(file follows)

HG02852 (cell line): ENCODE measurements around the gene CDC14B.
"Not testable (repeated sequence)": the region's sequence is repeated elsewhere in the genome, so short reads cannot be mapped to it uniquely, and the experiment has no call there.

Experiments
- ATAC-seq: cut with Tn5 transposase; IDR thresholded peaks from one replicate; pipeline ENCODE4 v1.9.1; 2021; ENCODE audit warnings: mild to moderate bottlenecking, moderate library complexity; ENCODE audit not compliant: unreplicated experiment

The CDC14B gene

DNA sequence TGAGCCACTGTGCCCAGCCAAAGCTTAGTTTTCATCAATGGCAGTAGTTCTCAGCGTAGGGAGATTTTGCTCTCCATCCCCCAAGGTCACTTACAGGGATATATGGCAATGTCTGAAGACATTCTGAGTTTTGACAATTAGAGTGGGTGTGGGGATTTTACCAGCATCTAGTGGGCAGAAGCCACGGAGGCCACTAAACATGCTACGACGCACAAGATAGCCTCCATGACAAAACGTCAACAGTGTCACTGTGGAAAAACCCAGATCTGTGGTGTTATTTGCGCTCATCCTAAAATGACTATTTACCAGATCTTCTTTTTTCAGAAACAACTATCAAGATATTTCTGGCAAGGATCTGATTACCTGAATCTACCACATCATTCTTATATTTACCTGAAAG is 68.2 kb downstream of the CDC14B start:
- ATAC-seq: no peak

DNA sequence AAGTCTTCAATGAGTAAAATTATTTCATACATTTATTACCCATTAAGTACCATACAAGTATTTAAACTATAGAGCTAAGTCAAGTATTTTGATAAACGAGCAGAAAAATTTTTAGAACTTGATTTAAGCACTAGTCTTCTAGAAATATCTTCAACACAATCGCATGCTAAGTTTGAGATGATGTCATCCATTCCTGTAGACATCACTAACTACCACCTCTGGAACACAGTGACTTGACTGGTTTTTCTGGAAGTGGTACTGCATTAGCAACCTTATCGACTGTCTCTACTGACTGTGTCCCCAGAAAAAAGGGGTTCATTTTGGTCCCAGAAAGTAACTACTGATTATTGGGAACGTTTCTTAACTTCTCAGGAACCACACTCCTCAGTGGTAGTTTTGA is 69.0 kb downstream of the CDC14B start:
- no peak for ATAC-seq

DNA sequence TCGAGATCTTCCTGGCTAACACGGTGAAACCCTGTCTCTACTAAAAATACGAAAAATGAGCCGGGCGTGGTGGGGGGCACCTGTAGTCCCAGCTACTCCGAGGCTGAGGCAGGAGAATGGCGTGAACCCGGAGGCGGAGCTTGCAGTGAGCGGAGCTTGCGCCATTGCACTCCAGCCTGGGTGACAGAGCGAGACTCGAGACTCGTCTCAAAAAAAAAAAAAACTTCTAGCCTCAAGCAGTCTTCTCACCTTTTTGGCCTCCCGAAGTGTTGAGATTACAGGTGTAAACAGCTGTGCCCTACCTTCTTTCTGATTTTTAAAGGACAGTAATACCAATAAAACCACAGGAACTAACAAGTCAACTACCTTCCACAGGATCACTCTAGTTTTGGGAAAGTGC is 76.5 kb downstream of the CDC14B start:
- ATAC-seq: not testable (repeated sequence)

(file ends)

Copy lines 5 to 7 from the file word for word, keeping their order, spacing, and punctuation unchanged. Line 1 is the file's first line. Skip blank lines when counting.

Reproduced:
The CDC14B gene

DNA sequence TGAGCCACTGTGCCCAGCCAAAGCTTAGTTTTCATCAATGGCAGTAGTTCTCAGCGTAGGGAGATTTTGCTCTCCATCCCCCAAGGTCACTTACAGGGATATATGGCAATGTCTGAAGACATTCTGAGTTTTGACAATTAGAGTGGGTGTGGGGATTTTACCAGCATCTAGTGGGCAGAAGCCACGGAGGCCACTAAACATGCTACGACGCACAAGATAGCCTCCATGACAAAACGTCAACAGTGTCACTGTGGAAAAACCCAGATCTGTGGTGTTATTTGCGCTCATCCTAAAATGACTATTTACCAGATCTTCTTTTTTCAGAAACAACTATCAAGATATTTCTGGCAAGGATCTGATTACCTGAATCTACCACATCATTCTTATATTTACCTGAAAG is 68.2 kb downstream of the CDC14B start:
- ATAC-seq: no peak